LINKEDINCOMMENTMORE

Wisconsin dairy farmers and cheesemakers say they’re hopeful that a new trade deal between the U.S. and Mexico will shore up business in one of the state’s most important export markets.

While the full details haven’t been released, early indications are the deal announced  Monday by President Donald Trump calls for zero tariffs on dairy and agricultural products. Mexico also has agreed to not restrict market access for commonly named U.S. cheeses, a major point for Wisconsin producers.

“This is terrific news. No country imports more of our dairy products than Mexico. The prospect of losing that market has caused a lot of anxiety over the past several months,” said Brody Stapel, who farms in Cedar Grove who is president of Edge Dairy Farmer Cooperative.

SUPPORT JOURNALISM: Become a subscriber today

“Let’s face it. These are tough times for dairy farmers — tough enough even without all the uncertainty created by trade wars. So we should celebrate this for the major step forward that it is,” Stapel said.

In an Oval Office announcement, Trump said the new agreement would be called the United States-Mexico trade agreement and would replace the North American Free Trade Agreement, which he said had “bad connotations” for the U.S.

“It’s a big day for trade,” he said. “It’s a big day for our country.”

Trump said that he intends to terminate NAFTA, and that the U.S. would immediately begin negotiations with Canada, the third party in the trilateral trade pact that he has called the “worst deal ever.”

“If they would like to negotiate fairly, we will do that,” Trump said. He said it’s possible that a separate deal could be reached with Canada.

Mexico and Canada are two of Wisconsin’s biggest trading partners.

The state’s dairy industry has been hammered in trade disputes with Mexico, China and Canada, putting farms already in trouble at even greater risk.

RELATED: Already in trouble, Wisconsin dairy farmers are now getting hammered by tariffs

Mexico buys nearly a quarter of all dairy products exported by the U.S., and the American dairy industry has reeled from Mexican tariffs — of 15 to 25 percent — on cheese.

“We are very happy that this deal has been reached,” said Jeff Schwager, president of Sartori Cheese in Plymouth.

Sartori, which buys milk from 130 Wisconsin dairy farms, exports products to 49 countries. Only about 10 percent of its sales are in exports, but it's been a fast-growing part of the company's business, according to Schwager.

With the trade deal, “I think we will go back to pretty rapid growth in Mexico. But we need Canada, too,” he said, adding that the Canadian tariff on some U.S. dairy products is as high as 270 percent. 

A major focus of the trade deal was the automotive industry. The Trump administration has looked to Mexico to boost wages in vehicle factories to $16 an hour. And as of last year, auto worker wages south of the border were as low as $2 an hour, The Associated Press reported in September.

The agreement also reportedly calls for greater use of U.S. steel in vehicles.

Automotive has been the “sticking point,” said Michael Slattery, a Wisconsin Farmers Union economist who spent nearly 20 years working in domestic and international finance, including 12 years for Japan’s largest bank.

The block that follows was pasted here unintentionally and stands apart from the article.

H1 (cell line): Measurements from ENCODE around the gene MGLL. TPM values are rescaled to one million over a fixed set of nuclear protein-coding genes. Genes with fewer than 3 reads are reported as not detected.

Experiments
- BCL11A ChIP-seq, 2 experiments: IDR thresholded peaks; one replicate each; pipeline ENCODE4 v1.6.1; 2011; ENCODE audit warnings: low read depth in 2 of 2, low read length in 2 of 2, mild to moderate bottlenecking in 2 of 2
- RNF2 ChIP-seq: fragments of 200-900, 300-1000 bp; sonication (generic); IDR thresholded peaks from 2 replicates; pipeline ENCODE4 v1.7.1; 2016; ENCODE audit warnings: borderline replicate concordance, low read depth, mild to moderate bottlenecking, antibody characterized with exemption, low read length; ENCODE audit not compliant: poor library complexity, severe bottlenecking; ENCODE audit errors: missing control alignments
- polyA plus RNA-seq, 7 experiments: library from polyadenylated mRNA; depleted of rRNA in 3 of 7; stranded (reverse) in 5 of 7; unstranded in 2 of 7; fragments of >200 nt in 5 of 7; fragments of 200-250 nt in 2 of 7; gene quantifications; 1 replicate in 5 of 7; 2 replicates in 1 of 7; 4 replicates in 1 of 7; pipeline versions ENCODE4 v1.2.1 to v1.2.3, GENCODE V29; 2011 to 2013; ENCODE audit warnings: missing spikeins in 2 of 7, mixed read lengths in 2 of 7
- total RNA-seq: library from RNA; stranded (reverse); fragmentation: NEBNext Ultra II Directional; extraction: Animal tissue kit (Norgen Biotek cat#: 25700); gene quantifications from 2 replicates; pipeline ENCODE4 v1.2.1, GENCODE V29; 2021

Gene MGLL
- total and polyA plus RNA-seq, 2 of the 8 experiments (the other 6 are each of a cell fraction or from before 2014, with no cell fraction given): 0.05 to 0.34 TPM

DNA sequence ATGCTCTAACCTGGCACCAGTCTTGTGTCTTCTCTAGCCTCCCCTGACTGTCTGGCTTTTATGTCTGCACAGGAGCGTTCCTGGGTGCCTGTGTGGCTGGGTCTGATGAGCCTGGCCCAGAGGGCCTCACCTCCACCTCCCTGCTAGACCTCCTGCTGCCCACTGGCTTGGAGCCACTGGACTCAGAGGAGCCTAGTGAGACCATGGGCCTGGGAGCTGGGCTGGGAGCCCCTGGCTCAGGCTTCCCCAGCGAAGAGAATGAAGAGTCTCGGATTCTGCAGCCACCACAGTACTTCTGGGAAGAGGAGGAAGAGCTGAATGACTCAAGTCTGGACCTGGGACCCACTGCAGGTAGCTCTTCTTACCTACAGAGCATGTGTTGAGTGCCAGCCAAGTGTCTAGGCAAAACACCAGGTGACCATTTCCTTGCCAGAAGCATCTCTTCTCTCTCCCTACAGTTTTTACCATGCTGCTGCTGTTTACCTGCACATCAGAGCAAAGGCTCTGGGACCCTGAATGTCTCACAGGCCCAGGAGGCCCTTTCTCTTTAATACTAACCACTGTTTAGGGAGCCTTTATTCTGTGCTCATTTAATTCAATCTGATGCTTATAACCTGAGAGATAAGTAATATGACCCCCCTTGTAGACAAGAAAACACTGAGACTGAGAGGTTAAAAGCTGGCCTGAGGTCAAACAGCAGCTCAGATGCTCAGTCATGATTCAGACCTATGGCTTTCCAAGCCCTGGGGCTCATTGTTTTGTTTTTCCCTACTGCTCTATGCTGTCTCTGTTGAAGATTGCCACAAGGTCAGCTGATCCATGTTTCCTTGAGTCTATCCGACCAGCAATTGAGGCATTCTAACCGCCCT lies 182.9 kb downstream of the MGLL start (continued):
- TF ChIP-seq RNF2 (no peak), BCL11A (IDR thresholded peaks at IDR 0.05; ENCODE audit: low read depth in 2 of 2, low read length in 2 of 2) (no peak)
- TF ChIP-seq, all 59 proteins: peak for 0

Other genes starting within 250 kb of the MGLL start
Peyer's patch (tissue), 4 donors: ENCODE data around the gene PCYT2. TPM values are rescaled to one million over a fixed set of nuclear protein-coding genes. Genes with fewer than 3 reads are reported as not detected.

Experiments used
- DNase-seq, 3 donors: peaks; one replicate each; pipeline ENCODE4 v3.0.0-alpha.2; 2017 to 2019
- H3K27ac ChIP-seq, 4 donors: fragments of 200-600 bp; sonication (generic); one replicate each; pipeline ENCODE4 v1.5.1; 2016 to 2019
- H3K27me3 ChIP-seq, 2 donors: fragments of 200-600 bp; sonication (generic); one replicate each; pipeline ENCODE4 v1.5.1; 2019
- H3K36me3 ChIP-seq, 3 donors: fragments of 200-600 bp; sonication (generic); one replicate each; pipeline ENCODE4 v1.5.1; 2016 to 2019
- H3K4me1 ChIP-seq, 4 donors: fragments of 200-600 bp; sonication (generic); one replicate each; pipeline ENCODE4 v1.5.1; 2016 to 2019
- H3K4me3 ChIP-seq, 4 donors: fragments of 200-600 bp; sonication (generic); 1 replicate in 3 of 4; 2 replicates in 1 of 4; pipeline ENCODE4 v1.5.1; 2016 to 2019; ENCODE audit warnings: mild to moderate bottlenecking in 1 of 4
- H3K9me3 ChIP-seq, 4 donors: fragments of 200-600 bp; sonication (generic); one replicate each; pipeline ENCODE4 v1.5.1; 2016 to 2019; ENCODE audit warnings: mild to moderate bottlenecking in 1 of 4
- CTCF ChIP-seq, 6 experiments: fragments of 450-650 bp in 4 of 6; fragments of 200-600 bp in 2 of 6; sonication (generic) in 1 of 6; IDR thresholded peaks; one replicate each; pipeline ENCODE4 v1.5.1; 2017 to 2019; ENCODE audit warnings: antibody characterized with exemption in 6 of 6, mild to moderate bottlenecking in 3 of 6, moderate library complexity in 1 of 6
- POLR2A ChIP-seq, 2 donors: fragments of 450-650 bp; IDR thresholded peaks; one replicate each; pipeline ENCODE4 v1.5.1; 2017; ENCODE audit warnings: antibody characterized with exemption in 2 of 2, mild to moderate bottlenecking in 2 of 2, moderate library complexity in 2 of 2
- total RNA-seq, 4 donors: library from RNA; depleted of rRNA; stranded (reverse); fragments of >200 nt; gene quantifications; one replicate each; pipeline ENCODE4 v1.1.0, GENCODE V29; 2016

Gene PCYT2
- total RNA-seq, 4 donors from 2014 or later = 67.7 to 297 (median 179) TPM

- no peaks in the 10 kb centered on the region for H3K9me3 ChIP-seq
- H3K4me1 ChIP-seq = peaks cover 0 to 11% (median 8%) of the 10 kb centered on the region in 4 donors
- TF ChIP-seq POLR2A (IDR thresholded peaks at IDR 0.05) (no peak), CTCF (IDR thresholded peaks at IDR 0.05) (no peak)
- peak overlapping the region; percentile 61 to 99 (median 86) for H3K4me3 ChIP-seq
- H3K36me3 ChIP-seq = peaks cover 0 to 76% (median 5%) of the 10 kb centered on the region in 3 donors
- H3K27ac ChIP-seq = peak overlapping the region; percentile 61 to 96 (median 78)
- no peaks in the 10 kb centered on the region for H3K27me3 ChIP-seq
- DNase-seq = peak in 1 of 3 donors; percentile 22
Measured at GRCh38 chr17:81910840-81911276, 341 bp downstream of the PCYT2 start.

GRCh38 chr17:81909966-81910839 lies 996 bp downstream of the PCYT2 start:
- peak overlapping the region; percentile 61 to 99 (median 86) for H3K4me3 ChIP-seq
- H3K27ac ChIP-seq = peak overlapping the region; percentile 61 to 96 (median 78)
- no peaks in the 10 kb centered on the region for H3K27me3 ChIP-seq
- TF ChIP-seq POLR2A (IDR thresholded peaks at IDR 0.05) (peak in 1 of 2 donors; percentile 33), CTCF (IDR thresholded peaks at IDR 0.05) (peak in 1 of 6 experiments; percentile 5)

The U.S. hopes it gets a final deal signed with Mexico before Mexican President Enrique Peña Nieto leaves office Dec. 1.

Slattery said he can’t imagine that President-elect Andres Manuel Lopez Obrador would be conducive to signing the deal, as he has called for tough negotiations with the U.S.

Slattery also is skeptical of Trump’s claims to have a deal.

 “Anything that Trump does is highly suspect. I think it’s a lot of theater … and Mexico may only agree if Canada does,” Slattery said.

Still, farmers remain hopeful that a trade agreement would preserve one of their most important export markets, and the Mexican sales wouldn't go to South America. 

“Any trade deal is better than no trade deal,” said Brad Kremer, a dairy farmer in Pittsville.

His farm, which milks 200 cows, has lost hundreds of thousands of dollars in revenue from depressed dairy and grain prices — some of those losses tied to reduced exports.

“That’s real money out of our pockets,” Kremer said.

“We don’t want a (government) program or a subsidy. We need that money to go into market development and trade improvements, free trade and open markets,” he said.

"We are in danger of losing a generation of farmers. Agriculture, the rural economy and that way of life is in a dire situation."

Small dairy farms have been disappearing from the rural landscape for decades, but the problem has been compounded by a sharp decline in farm-milk prices that's now in its third year and has spread across the country.

Farm cooperatives have urged members to think twice about adding more cows to their operations when the marketplace is awash in milk. Some have even offered incentives for members to quit farming altogether. 

Federal court data shows the Western District of Wisconsin had the highest number of Chapter 12 farm bankruptcies in the nation in 2017, and that's only a glimpse into the problem since Chapter 12 is a relatively rare tool used in bankruptcies. 

USA Today contributed to this report.

Top Headlines from Business:

Vegan crepes and barbecued meat ahead: Crossroads Collective food hall opens Monday on the east side

Wisconsin has one of the lowest credit card debt burdens in the country, study finds

Milwaukee's CityTins celebrates 10 years and expands to Lake Country and Twin Cities

 

LINKEDINCOMMENTMORE
Read or Share this story: https://jsonl.in/2ogBRHS